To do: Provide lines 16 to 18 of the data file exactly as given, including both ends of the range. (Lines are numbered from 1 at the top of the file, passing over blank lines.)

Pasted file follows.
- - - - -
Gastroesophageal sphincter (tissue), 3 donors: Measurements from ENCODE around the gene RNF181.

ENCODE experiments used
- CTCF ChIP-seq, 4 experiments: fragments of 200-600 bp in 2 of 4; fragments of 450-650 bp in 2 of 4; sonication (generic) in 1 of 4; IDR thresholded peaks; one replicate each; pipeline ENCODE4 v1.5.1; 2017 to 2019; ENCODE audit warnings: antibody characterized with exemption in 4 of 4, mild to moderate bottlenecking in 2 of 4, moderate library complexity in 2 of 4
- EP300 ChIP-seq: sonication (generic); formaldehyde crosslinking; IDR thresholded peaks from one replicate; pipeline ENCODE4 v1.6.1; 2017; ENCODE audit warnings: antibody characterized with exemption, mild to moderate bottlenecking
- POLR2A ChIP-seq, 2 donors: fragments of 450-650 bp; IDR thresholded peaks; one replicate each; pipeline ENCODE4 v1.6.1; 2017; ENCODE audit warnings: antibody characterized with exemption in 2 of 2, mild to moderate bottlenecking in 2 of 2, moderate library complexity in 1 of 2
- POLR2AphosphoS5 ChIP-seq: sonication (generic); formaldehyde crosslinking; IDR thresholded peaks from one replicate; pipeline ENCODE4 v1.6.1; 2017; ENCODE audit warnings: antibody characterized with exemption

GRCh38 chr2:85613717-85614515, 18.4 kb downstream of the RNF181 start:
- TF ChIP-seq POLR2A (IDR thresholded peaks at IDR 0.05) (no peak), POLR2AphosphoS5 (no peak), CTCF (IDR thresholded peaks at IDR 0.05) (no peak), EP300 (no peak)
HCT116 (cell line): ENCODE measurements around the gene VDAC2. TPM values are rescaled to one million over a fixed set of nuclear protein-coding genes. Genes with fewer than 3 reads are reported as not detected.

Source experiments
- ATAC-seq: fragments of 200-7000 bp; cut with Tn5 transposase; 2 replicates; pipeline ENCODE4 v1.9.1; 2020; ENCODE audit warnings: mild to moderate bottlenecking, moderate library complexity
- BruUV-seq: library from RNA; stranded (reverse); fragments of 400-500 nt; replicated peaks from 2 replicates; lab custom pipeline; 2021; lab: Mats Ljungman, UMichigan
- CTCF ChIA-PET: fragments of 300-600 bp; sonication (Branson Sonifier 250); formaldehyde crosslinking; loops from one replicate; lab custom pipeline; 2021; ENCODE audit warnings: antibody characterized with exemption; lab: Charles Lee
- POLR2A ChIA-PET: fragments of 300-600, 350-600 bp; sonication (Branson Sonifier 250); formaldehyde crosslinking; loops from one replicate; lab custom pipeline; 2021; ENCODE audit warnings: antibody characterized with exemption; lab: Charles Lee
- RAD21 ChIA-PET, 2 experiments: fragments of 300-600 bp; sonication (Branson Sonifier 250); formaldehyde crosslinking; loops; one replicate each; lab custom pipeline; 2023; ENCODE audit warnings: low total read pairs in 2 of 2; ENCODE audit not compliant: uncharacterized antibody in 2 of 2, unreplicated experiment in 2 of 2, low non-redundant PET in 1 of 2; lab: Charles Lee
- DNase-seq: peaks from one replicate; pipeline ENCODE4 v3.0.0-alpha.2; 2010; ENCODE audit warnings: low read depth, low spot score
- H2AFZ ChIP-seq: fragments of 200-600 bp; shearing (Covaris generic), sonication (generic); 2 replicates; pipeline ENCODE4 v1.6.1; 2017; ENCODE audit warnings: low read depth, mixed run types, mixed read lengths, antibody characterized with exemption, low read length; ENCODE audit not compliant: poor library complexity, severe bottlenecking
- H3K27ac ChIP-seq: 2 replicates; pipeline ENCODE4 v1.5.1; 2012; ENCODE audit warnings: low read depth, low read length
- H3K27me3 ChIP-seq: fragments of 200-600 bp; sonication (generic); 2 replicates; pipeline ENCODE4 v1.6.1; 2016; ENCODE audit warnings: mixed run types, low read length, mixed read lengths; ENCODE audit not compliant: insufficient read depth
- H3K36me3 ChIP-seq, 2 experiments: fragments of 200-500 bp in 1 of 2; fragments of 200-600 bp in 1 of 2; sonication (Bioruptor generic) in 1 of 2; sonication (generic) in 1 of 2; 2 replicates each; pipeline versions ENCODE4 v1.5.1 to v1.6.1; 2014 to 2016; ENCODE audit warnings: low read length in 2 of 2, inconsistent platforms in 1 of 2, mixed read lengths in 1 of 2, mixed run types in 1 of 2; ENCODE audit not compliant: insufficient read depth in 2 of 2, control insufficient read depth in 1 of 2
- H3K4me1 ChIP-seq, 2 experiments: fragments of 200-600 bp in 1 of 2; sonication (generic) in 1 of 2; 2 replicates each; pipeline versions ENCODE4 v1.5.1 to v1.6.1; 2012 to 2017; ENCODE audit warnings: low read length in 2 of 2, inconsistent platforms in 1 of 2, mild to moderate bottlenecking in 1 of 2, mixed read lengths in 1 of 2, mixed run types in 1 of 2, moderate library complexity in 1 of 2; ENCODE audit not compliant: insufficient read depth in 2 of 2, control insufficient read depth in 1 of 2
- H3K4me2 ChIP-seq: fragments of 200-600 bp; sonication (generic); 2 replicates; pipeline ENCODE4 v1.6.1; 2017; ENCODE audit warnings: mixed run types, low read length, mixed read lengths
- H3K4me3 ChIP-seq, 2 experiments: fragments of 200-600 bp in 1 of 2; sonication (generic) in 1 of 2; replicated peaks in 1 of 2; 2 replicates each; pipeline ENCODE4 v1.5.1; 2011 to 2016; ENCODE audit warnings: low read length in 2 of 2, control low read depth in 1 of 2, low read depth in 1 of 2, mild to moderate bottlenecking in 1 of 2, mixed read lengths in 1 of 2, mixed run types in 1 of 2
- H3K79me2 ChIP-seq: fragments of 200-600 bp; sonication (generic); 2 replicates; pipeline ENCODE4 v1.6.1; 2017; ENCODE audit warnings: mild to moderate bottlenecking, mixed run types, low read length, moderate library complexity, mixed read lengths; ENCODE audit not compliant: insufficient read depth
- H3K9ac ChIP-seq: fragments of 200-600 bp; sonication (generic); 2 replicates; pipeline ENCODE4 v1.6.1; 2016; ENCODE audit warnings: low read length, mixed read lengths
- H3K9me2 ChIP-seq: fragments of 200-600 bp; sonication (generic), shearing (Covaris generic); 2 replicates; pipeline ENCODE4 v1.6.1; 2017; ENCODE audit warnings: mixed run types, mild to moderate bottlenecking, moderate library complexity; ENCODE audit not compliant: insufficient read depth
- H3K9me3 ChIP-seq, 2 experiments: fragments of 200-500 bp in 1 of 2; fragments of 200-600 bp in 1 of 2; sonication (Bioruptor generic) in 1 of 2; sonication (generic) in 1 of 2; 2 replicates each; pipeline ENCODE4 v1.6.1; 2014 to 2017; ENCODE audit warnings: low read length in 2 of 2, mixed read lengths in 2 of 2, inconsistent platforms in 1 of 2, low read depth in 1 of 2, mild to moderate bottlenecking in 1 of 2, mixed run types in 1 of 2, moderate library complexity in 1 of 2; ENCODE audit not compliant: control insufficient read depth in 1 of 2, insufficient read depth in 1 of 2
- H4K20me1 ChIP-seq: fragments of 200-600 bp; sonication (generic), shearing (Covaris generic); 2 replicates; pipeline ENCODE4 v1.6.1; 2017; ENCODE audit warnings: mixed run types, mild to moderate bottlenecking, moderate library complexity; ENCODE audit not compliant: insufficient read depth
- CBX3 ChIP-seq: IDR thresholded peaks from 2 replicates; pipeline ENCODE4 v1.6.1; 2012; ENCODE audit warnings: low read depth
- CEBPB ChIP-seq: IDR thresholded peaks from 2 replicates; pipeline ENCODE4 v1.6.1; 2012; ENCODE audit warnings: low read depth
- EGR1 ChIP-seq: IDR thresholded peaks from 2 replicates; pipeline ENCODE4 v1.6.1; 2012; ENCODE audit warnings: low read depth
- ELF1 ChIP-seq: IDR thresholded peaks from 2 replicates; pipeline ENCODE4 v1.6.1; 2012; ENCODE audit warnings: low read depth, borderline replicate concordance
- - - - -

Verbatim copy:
- DNase-seq: peaks from one replicate; pipeline ENCODE4 v3.0.0-alpha.2; 2010; ENCODE audit warnings: low read depth, low spot score
- H2AFZ ChIP-seq: fragments of 200-600 bp; shearing (Covaris generic), sonication (generic); 2 replicates; pipeline ENCODE4 v1.6.1; 2017; ENCODE audit warnings: low read depth, mixed run types, mixed read lengths, antibody characterized with exemption, low read length; ENCODE audit not compliant: poor library complexity, severe bottlenecking
- H3K27ac ChIP-seq: 2 replicates; pipeline ENCODE4 v1.5.1; 2012; ENCODE audit warnings: low read depth, low read length